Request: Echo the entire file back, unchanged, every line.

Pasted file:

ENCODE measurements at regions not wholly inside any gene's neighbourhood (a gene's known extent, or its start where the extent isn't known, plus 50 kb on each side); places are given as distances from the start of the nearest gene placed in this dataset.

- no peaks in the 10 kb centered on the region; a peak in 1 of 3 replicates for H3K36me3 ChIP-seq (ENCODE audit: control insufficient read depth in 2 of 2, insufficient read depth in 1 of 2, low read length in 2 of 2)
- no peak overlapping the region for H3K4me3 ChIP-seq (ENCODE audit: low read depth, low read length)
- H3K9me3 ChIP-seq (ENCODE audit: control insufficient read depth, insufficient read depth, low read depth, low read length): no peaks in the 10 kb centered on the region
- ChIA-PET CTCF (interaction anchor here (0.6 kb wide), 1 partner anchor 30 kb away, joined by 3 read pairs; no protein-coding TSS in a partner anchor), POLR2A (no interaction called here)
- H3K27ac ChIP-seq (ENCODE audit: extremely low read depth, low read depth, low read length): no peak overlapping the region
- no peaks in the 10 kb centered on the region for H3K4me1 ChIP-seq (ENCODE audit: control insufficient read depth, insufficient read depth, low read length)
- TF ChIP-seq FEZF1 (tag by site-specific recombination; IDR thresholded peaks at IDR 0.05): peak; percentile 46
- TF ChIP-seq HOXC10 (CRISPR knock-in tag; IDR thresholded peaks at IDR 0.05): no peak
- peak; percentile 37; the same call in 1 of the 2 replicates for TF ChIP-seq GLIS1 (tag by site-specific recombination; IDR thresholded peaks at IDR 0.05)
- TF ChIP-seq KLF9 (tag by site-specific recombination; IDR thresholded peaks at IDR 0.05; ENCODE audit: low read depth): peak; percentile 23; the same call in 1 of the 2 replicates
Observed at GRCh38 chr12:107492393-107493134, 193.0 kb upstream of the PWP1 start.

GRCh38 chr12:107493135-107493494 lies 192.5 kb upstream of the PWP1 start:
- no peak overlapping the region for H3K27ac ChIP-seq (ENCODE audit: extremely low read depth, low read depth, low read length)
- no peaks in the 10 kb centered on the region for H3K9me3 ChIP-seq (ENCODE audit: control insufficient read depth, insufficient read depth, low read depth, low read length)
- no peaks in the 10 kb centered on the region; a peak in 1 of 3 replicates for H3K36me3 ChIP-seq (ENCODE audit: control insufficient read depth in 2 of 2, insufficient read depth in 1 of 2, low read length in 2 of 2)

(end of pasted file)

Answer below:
ENCODE measurements at regions not wholly inside any gene's neighbourhood (a gene's known extent, or its start where the extent isn't known, plus 50 kb on each side); places are given as distances from the start of the nearest gene placed in this dataset.

- no peaks in the 10 kb centered on the region; a peak in 1 of 3 replicates for H3K36me3 ChIP-seq (ENCODE audit: control insufficient read depth in 2 of 2, insufficient read depth in 1 of 2, low read length in 2 of 2)
- no peak overlapping the region for H3K4me3 ChIP-seq (ENCODE audit: low read depth, low read length)
- H3K9me3 ChIP-seq (ENCODE audit: control insufficient read depth, insufficient read depth, low read depth, low read length): no peaks in the 10 kb centered on the region
- ChIA-PET CTCF (interaction anchor here (0.6 kb wide), 1 partner anchor 30 kb away, joined by 3 read pairs; no protein-coding TSS in a partner anchor), POLR2A (no interaction called here)
- H3K27ac ChIP-seq (ENCODE audit: extremely low read depth, low read depth, low read length): no peak overlapping the region
- no peaks in the 10 kb centered on the region for H3K4me1 ChIP-seq (ENCODE audit: control insufficient read depth, insufficient read depth, low read length)
- TF ChIP-seq FEZF1 (tag by site-specific recombination; IDR thresholded peaks at IDR 0.05): peak; percentile 46
- TF ChIP-seq HOXC10 (CRISPR knock-in tag; IDR thresholded peaks at IDR 0.05): no peak
- peak; percentile 37; the same call in 1 of the 2 replicates for TF ChIP-seq GLIS1 (tag by site-specific recombination; IDR thresholded peaks at IDR 0.05)
- TF ChIP-seq KLF9 (tag by site-specific recombination; IDR thresholded peaks at IDR 0.05; ENCODE audit: low read depth): peak; percentile 23; the same call in 1 of the 2 replicates
Observed at GRCh38 chr12:107492393-107493134, 193.0 kb upstream of the PWP1 start.

GRCh38 chr12:107493135-107493494 lies 192.5 kb upstream of the PWP1 start:
- no peak overlapping the region for H3K27ac ChIP-seq (ENCODE audit: extremely low read depth, low read depth, low read length)
- no peaks in the 10 kb centered on the region for H3K9me3 ChIP-seq (ENCODE audit: control insufficient read depth, insufficient read depth, low read depth, low read length)
- no peaks in the 10 kb centered on the region; a peak in 1 of 3 replicates for H3K36me3 ChIP-seq (ENCODE audit: control insufficient read depth in 2 of 2, insufficient read depth in 1 of 2, low read length in 2 of 2)